The tax returns of all Americans are confidential, and publishing that information without the taxpayer's permission is a federal felony—even if that taxpayer is the president of the United States.
But, if you were to listen to the Democrats in Washington, D.C., and the compliant liberal mainstream media, you would think it's President Donald Trump who is breaking the law by not making his full returns public. There's just one problem with their complaint and subsequent argument: They don't hold up against historical fact.
The federal income tax as we have it today was first implemented in 1913 following the ratification of the 16th Amendment. There have now been 18 presidents since then, but only seven who have made theirs public, starting with Richard Nixon in 1973.
Perhaps one of the most infamous lines of his presidency was:
"People have got to know whether or not their president is a crook. Well, I am not a crook."
Oftentimes, that quote is incorrectly attributed to the Watergate scandal, but in fact, he was responding to concerns over an audit of his personal income taxes. To allay public concerns, he released his returns dating back to the start of his presidency in 1969.
Now, Democrats and the liberal media would have you believe that every president since then has followed suit as a matter of transparency. But, that's not exactly true. Here are the facts for each of the subsequent presidents:
- Gerald Ford — He did not make his returns public but rather provided summaries of them to the media.
- Jimmy Carter — He only made his returns public after he was elected, and only for the years he was in office, and only during his tenure in the White House: 1977, 1978 and 1979.
- Ronald Reagan — He only made the top two pages of his Form 1040 available for some of the years he was in office: 1981, 1982, 1983, 1985, 1986 and 1987.
- George H.W. Bush — Like Carter, he only made his returns public after he was elected, and only for the years he was in office, and only during his tenure in the White House: 1989, 1990 and 1991.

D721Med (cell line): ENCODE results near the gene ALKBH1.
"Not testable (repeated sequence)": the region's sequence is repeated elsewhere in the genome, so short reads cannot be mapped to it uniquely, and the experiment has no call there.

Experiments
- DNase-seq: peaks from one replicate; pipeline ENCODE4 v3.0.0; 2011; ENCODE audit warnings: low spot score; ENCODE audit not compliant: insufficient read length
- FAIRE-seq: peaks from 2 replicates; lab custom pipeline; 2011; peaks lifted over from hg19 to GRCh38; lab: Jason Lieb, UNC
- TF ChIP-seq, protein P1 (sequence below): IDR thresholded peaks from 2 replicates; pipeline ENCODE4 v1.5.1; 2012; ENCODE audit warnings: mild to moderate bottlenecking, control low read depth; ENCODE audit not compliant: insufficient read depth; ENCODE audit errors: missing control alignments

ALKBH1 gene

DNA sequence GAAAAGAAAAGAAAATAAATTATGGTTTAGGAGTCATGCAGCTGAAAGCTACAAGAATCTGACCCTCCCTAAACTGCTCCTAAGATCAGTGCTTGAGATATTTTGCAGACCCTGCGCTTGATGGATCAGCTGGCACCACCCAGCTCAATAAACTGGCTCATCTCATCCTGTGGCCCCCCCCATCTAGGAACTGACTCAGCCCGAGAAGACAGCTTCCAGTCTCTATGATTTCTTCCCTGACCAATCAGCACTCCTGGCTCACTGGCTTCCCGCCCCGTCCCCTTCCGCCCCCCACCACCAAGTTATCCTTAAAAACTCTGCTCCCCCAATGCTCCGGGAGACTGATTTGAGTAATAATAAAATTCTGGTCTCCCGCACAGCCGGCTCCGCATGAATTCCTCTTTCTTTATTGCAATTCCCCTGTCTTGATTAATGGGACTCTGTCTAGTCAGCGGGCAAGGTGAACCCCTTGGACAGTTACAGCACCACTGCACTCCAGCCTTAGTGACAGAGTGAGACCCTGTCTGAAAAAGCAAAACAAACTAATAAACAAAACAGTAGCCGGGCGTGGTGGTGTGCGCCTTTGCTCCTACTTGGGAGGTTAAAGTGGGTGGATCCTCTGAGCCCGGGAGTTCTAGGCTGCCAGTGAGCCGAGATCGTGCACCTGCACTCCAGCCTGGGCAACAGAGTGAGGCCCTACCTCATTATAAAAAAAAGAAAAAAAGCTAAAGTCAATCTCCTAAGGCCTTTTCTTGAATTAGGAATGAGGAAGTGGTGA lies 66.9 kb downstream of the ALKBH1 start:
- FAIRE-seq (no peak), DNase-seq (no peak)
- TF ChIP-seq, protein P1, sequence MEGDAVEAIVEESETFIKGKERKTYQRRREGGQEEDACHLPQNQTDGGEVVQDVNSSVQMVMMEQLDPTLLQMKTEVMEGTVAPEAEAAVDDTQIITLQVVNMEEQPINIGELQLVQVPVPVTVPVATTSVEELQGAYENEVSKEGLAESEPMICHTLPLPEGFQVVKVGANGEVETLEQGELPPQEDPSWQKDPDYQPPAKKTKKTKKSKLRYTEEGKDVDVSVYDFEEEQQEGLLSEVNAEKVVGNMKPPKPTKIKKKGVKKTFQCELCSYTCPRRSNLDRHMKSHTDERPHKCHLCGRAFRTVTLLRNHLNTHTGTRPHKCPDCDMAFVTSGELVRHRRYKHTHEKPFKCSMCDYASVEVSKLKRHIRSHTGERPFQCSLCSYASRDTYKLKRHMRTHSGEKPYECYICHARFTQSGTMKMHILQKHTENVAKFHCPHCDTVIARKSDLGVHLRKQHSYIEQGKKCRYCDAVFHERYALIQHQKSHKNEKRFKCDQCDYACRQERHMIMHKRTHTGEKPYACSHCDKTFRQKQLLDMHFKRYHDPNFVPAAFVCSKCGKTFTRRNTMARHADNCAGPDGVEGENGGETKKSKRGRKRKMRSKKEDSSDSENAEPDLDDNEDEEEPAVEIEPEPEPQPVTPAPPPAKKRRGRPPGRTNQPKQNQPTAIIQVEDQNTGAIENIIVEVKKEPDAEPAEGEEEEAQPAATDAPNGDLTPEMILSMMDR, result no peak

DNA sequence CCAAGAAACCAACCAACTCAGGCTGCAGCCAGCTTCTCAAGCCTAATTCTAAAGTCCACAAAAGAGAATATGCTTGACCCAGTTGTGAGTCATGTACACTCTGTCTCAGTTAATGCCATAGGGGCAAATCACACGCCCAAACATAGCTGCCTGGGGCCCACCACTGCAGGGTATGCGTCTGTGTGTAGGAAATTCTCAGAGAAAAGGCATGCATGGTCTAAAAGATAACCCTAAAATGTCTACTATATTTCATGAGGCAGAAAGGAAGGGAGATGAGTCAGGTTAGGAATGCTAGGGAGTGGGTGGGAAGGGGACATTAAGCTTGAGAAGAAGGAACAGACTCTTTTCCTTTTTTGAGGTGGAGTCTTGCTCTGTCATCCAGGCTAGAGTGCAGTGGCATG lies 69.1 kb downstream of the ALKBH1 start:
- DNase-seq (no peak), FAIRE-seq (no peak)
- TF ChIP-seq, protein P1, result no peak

- Bill Clinton — Facing his own tax controversies, he was the first to provide his tax returns for the year in which he was elected; he also provided returns for all but his final year in office: 1992, 1993, 1994, 1995, 1996, 1997, 1998 and 1999.
- George W. Bush — Following his immediate predecessor's example, he provided his tax returns for the year in which he was elected and for every year he was in the White House, except for his last: 2000, 2001, 2002, 2003, 2004, 2005, 2006 and 2007.
- Barack Obama — he is the only president to provide tax returns prior to his presidency, as well as for every year (so far) of his two terms in office: 2000, 2001, 2002, 2003, 2004, 2005, 2006, 2007, 2008, 2009, 2010, 2011, 2012, 2013, 2014 and 2015.
- Donald Trump — under audit by the IRS at the time he ran for office, he refused to provide returns prior to his presidency, and has not yet been office long enough to file a return during it.
As you can see, Democrats and the liberal media are demanding Trump do something that only one other president has ever done, and which he is not legally required to do, but have attempted to create the false impression that while he may not be breaking the law, he's somehow violating a presidential tradition. As the little history lesson above demonstrates, that's just not true.
Who wouldn't want to have a peek under the hood of a billionaire's finances? So, sure, a lot of Americans would like to see the president's past returns. But, as the outcome of the November election proved, not seeing them just isn't a deal-breaker for most voters.
As Rachel Maddow proved when she illegally obtained the top two pages of the president's 2005 return, Democrats and the liberal media would like to use any information they can glean from those returns to continue their campaign of delegitimizing his presidency and his administration. There is nothing untoward about refusing them that opportunity.
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